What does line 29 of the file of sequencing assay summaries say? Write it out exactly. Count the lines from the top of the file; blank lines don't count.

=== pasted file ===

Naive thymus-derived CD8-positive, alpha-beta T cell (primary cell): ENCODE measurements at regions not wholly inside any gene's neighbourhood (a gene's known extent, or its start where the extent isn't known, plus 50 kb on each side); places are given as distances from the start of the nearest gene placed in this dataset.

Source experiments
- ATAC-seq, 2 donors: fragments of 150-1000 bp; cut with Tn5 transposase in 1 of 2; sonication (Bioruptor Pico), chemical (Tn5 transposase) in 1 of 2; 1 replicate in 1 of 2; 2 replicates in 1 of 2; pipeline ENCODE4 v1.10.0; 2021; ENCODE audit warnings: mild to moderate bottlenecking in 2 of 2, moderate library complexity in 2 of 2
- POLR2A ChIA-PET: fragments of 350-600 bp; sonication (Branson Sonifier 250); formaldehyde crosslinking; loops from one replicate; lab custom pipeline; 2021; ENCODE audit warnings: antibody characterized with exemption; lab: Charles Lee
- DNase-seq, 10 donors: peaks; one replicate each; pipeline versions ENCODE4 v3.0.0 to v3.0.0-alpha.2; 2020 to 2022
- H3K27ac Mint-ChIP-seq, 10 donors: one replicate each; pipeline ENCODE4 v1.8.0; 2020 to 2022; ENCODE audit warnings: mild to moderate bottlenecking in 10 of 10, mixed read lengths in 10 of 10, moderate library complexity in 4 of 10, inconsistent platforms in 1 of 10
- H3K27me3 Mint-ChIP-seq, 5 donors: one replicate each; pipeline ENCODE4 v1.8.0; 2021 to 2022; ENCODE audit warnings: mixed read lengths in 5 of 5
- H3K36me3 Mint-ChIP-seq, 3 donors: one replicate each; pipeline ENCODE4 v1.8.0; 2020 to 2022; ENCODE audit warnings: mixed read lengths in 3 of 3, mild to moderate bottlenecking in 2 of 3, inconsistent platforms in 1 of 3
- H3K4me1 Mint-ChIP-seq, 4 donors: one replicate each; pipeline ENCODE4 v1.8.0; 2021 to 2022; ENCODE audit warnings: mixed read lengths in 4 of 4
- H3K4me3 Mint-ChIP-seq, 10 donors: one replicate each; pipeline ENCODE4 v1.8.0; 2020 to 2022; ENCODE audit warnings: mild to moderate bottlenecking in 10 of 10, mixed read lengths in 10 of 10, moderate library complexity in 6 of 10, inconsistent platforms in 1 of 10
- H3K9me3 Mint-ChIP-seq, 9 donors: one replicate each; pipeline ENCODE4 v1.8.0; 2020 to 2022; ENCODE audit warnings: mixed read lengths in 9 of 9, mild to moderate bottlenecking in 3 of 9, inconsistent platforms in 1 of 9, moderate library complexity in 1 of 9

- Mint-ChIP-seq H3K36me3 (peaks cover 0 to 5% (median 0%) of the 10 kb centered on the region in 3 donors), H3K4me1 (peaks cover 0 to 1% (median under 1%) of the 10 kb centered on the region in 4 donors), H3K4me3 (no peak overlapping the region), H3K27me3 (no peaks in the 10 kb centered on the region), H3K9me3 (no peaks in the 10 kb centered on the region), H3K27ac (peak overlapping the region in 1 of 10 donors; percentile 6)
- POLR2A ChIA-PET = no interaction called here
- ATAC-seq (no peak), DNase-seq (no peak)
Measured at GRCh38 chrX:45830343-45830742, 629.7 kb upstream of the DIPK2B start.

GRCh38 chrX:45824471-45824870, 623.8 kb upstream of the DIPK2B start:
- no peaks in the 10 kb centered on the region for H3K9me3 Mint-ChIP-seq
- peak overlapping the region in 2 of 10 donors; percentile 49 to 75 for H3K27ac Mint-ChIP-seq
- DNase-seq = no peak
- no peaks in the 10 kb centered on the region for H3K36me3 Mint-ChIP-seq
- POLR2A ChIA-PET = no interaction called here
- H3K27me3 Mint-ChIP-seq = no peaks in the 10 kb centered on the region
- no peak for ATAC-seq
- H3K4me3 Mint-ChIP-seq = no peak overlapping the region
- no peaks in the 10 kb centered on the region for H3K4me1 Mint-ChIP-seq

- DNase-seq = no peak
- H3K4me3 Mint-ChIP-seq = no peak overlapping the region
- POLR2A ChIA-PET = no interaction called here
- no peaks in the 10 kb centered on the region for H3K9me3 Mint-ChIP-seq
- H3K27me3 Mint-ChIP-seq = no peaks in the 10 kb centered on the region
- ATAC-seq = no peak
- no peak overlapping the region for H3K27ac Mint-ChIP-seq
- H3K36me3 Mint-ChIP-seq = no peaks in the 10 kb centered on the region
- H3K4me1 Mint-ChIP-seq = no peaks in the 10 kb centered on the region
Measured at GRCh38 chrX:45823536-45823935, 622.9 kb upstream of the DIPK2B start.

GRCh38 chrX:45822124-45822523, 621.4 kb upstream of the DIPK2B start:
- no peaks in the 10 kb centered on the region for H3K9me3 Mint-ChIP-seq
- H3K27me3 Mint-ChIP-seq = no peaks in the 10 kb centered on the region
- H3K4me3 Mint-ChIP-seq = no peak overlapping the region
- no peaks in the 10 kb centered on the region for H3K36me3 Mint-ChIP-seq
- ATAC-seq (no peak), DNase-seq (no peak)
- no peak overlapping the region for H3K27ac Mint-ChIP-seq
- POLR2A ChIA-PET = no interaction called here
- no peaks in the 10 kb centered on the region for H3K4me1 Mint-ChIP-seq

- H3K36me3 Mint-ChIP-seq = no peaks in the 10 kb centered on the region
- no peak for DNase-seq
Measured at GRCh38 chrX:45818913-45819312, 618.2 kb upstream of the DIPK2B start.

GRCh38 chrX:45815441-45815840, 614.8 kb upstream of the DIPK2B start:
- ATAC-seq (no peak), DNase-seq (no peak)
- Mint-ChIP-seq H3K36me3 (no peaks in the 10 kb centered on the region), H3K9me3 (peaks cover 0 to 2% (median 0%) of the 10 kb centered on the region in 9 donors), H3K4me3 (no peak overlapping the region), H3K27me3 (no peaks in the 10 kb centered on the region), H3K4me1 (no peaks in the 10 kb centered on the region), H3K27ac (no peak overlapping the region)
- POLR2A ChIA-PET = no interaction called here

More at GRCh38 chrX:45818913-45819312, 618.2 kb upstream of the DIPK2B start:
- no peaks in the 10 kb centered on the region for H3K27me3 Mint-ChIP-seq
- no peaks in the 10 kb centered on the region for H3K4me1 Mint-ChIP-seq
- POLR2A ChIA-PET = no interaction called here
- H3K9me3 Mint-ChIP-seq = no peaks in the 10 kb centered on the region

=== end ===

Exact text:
- no peaks in the 10 kb centered on the region for H3K9me3 Mint-ChIP-seq